The worst part of being a parent or a teacher is when you encounter a situation where you violate a rule or principle you have established for others to follow. Invariably your children or students will catch you, and you are then forced to give a defense for your indefensible action. In my youth I remember all too well the reply that came from my parents and teachers: Do as I say, not as I do. That reply wins no support in any polling I have ever done on those who have heard such a phrase, and yet people in government, business, and religion all adhere to it in one form or another. The readings today challenge us to overcome the talk and look at our walk.
The prophet Malachi begins our set of readings by describing the problem: the priests of Israel are a bad example and have taught others to forsake the covenant with God. Consequently, the nation will suffer punishment as a result of the actions of the priests, and the punishment will be most severe for those priests who have led others astray. No doubt many in the pews have a similar sentiment in their hearts as a result of the recent events in our diocese, but before we get ready to throw stones at the clergy, we must first consider the other readings to get a more complete picture of the situation.
Jesus seems to develop a similar condemnation against the scribes and Pharisees of the law in his day. However, Jesus has no quarrel with their teaching of the law; he has far more to say about their living of the law themselves. Bad example in many ways is worse than bad teaching. Bad teaching can be refuted with sound argument and truth because it is only directed at the mind. Bad example, however, cuts to the very core of a person and reaches the heart. The effects can be long lasting and some never fully recover from bad example.
The solution Jesus offers is not merely a condemnation of the actions of the scribes and Pharisees, for the words of condemnation are just that – merely words. Instead, Jesus encourages us to live faithfully to God through humble service to others. Later in his ministry Jesus will provide the ultimate example to drive home the point about humble service: he takes up a basin and towel, and washes the feet of his disciples – an act that not even a servant would perform for another. This example certainly provides the motivation for Paul’s ministry of treating the Thessalonian community as a nursing mother would care for her child, toiling day and night so as not to be a burden to others.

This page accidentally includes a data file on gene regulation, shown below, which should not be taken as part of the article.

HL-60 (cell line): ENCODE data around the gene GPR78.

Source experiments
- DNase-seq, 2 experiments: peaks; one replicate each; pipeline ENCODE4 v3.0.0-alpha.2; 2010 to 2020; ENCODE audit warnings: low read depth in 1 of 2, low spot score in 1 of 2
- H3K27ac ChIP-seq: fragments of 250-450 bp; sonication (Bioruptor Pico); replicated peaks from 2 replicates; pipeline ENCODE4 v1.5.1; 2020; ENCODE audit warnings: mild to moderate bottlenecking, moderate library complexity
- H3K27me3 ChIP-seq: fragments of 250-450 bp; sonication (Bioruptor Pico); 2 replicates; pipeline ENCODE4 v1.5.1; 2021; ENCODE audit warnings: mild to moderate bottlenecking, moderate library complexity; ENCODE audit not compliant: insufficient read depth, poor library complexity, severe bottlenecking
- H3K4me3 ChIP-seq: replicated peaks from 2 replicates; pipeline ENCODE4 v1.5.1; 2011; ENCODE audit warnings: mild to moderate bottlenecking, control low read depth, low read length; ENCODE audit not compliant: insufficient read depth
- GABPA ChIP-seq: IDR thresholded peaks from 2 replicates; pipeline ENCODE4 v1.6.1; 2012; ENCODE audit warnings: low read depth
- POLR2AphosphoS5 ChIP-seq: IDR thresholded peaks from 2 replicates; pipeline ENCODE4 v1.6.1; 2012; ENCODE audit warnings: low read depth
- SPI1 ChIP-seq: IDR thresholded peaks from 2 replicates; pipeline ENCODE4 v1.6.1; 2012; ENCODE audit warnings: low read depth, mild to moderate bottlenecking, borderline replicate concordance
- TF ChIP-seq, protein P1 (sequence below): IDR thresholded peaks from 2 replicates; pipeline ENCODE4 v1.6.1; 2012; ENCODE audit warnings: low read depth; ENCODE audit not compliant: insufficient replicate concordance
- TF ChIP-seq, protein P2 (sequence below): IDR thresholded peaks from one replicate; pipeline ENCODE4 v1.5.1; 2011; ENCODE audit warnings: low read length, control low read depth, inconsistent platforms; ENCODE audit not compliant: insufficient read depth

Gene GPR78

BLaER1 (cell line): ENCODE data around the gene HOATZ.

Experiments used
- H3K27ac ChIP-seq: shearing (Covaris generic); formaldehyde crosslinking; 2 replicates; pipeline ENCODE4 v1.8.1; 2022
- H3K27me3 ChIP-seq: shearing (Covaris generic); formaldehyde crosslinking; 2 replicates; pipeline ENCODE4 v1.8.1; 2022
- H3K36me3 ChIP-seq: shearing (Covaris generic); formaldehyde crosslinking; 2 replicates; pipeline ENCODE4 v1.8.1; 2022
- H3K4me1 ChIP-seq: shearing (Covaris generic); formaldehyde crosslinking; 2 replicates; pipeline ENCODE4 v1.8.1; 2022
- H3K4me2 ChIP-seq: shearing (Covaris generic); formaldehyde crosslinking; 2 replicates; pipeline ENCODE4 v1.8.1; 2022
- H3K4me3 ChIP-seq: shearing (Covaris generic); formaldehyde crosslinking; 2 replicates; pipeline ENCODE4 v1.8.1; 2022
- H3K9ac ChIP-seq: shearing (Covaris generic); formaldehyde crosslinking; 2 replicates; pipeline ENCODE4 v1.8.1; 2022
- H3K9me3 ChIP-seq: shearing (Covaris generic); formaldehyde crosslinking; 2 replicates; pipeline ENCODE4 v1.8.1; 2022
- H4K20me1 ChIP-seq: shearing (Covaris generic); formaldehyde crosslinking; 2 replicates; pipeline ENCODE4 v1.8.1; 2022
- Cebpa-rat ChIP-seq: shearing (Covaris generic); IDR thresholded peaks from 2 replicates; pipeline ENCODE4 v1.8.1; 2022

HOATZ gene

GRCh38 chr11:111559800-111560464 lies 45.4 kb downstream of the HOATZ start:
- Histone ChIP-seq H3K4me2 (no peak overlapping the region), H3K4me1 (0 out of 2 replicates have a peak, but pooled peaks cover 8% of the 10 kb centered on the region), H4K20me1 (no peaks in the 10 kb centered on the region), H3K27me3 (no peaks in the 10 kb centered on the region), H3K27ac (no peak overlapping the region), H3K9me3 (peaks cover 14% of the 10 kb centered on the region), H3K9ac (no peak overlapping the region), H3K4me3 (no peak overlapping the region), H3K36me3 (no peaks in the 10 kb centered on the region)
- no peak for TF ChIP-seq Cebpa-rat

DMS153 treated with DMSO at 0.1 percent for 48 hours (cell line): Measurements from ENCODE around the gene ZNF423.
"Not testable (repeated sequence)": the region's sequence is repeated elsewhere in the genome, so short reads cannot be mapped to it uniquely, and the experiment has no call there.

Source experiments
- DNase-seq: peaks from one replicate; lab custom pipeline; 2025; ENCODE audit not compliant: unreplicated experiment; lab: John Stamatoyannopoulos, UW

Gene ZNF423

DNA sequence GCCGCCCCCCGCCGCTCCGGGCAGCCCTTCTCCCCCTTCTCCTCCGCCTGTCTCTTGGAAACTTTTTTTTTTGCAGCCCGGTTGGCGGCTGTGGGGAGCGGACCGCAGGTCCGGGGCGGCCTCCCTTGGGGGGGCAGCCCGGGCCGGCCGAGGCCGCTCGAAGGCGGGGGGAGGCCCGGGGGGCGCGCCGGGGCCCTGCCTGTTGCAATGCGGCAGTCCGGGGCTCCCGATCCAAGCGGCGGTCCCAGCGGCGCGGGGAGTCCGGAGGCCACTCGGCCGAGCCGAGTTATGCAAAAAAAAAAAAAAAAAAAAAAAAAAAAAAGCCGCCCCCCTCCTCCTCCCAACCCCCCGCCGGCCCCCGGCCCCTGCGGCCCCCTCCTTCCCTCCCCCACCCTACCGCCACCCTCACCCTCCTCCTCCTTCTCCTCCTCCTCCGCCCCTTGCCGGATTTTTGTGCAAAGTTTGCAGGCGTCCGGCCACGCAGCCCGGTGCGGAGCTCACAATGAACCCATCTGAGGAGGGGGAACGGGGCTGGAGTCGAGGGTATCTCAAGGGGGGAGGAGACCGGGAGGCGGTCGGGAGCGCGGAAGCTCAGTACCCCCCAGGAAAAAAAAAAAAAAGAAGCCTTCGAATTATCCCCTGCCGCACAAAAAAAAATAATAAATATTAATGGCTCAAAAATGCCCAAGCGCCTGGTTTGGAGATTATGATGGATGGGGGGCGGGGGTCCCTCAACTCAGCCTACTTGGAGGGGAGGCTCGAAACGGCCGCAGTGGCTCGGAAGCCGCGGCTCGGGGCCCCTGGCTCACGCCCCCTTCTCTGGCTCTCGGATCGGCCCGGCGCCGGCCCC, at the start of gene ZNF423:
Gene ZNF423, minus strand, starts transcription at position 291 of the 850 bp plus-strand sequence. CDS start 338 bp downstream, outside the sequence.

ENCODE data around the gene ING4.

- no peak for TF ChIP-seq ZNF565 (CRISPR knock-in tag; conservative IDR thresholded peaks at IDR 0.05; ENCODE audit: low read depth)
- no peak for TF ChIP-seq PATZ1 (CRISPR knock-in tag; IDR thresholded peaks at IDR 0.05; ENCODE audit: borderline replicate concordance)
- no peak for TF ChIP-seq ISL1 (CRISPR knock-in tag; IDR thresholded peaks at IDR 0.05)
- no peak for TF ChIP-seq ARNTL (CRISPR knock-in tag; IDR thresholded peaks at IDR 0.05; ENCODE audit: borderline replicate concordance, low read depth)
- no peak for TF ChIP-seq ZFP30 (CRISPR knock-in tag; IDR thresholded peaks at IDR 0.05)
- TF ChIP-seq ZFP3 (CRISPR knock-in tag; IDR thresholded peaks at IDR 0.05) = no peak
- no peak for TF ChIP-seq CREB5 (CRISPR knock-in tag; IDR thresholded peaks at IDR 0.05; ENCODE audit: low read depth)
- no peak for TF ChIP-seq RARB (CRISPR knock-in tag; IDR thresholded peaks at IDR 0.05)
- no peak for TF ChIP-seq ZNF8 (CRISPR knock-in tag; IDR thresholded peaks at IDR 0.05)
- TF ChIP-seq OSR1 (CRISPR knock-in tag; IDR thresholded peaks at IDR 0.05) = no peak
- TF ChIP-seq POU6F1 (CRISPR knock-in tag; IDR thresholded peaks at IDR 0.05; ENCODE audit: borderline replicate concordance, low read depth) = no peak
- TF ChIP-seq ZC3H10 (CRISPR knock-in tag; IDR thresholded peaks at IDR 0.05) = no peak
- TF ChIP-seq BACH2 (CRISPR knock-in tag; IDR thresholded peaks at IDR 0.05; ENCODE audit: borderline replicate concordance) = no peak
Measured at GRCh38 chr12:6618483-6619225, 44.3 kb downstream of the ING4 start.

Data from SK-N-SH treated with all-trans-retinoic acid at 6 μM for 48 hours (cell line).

We have received a great deal of criticism as a church in the past several months as a result of the recent events in our diocese, some of which is justified. People certainly have a right to be angry and hurt. However, the solutions provided by many critics are merely punitive and retributive. In no instance do we find anyone stating that the cure for our present malady is to commit ever more deeply to serve one another in profound humility and love. And yet this is precisely the message of Jesus for us today. Yes, we must repent and atone for the mistakes we have made, but more importantly we must also follow Jesus in his example: serve one another in humility and love.
God’s covenant with Israel is a great challenge for his people, one they continually failed to achieve as individuals and as a community. The people of Israel had no example to show them how to perfectly live the law of God. Jesus becomes that example of perfect living of the law of God, a theme Matthew highlights time and again in his gospel. Jesus is the only person to perfectly live the law of God, and this individual fidelity should be the example that the community of the Church should embody in their lives.
As we gather this weekend to grow in our Christian life and calling, we ask God’s continual help along the way: “Let us pray in the presence of God, the source of every good. Father in heaven, God of power and Lord of mercy, from whose fullness we have received, direct our steps in our everyday efforts. May the changing moods of the human heart and the limits which our failings impose on hope never blind us to you, source of every good. Faith gives us the promise of peace and makes known the demands of love. Remove the selfishness that blurs our faith. Grant this through Christ our Lord. Amen.”
Jude Huntz is Director of the Human Rights Office for the Diocese of Kansas City – St. Joseph.
Daily Scripture Readings
For complete daily Scripture texts, click here: http://www.usccb.org
Monday, October 31
Psalms 69:30-31, 33-34, 36
Solemnity of All Saints
Tuesday, November 1
Revelation 7:2-4, 9-14
Psalms 24:1bc-2, 3-4ab, 5-6
1 John 3:1-3
All Souls Day, Wednesday, November 2
Psalms 23:1-3a, 3b-4, 5, 6
Romans 5:5-11 or Rom 6:3-9
Thursday, November 3
Psalms 27:1bcde, 4, 13-14
Friday, November 4
Psalms 98:1, 2-3ab, 3cd-4
Saturday, November 5
Romans 16:3-9, 16, 22-27
Psalms 145:2-3, 4-5, 10-11
Thirty-Second Sunday in Ordinary Time, November 6
Psalms 63:2, 3-4, 5-6, 7-8
1 Thessalonians 4:13-18
The full text of the Scripture readings for this week and next week can be found here: http://www.usccb.org/
Click on the “Readings” tab at the top of the page.